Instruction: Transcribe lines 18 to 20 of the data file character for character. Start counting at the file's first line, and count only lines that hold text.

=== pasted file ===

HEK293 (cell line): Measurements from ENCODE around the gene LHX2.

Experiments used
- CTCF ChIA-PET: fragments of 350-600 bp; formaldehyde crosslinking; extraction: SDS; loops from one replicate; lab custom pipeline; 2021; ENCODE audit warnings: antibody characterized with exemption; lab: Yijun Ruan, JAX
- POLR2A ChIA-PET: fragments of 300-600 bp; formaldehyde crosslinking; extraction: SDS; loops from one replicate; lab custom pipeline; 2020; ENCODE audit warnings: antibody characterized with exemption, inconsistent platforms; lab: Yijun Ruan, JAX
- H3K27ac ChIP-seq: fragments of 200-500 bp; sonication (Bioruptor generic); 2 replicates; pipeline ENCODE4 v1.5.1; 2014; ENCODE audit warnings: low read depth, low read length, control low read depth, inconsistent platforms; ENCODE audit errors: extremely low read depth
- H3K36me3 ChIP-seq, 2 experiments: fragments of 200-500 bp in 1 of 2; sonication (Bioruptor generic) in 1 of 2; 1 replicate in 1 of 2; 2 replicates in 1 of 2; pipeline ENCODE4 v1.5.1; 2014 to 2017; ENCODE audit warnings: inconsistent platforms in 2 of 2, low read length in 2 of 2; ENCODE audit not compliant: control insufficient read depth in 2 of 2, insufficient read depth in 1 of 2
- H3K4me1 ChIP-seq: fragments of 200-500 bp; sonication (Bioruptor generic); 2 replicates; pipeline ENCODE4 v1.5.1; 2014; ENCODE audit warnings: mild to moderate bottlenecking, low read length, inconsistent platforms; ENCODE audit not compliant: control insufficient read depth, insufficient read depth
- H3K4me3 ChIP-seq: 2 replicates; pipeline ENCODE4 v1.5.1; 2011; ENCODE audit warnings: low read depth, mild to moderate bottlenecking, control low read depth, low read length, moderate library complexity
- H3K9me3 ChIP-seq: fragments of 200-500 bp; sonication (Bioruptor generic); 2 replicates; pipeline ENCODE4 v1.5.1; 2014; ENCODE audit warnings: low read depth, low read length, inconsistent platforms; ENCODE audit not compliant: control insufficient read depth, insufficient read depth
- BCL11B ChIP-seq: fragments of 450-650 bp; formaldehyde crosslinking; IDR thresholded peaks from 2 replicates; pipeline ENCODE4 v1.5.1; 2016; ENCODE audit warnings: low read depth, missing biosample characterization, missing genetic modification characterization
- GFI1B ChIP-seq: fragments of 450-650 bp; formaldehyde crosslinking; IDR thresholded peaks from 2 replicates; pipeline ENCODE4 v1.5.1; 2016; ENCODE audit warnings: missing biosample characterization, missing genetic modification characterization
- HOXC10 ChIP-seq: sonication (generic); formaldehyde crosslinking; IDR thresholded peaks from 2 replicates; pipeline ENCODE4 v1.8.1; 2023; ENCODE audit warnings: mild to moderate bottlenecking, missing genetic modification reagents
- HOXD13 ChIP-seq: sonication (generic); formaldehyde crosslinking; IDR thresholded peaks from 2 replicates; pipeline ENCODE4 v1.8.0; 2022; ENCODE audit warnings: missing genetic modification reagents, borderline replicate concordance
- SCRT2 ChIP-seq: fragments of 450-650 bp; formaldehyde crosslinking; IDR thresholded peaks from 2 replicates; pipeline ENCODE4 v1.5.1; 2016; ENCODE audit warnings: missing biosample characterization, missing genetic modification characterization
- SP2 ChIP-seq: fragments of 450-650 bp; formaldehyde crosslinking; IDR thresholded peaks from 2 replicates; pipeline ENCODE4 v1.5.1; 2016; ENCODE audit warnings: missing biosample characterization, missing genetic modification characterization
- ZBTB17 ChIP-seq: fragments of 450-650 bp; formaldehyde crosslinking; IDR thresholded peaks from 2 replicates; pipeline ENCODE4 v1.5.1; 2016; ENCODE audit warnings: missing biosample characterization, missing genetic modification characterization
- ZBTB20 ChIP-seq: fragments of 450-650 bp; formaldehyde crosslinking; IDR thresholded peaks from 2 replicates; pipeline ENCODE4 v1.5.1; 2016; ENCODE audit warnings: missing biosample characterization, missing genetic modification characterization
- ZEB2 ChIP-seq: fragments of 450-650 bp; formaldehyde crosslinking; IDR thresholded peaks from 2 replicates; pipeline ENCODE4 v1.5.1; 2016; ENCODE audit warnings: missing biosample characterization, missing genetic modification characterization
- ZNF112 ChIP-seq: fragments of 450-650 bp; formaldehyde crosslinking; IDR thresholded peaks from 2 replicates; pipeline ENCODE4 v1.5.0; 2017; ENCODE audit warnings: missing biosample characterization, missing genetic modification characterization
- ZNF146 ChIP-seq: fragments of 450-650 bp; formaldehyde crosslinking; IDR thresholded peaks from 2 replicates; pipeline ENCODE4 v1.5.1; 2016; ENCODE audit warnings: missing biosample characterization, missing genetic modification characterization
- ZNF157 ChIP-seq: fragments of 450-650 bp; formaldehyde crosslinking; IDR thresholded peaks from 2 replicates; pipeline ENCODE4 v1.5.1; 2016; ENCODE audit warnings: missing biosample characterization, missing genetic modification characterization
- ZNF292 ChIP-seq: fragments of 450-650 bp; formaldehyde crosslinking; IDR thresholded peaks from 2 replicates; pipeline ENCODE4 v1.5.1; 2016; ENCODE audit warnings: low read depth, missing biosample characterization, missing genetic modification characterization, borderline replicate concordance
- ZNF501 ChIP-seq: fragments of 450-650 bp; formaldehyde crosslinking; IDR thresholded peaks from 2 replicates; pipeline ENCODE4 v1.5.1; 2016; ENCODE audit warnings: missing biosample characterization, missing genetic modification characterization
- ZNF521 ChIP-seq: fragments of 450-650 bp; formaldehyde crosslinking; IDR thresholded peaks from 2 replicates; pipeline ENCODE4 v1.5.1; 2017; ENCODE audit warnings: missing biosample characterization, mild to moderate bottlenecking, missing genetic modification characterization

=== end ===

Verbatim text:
- ZEB2 ChIP-seq: fragments of 450-650 bp; formaldehyde crosslinking; IDR thresholded peaks from 2 replicates; pipeline ENCODE4 v1.5.1; 2016; ENCODE audit warnings: missing biosample characterization, missing genetic modification characterization
- ZNF112 ChIP-seq: fragments of 450-650 bp; formaldehyde crosslinking; IDR thresholded peaks from 2 replicates; pipeline ENCODE4 v1.5.0; 2017; ENCODE audit warnings: missing biosample characterization, missing genetic modification characterization
- ZNF146 ChIP-seq: fragments of 450-650 bp; formaldehyde crosslinking; IDR thresholded peaks from 2 replicates; pipeline ENCODE4 v1.5.1; 2016; ENCODE audit warnings: missing biosample characterization, missing genetic modification characterization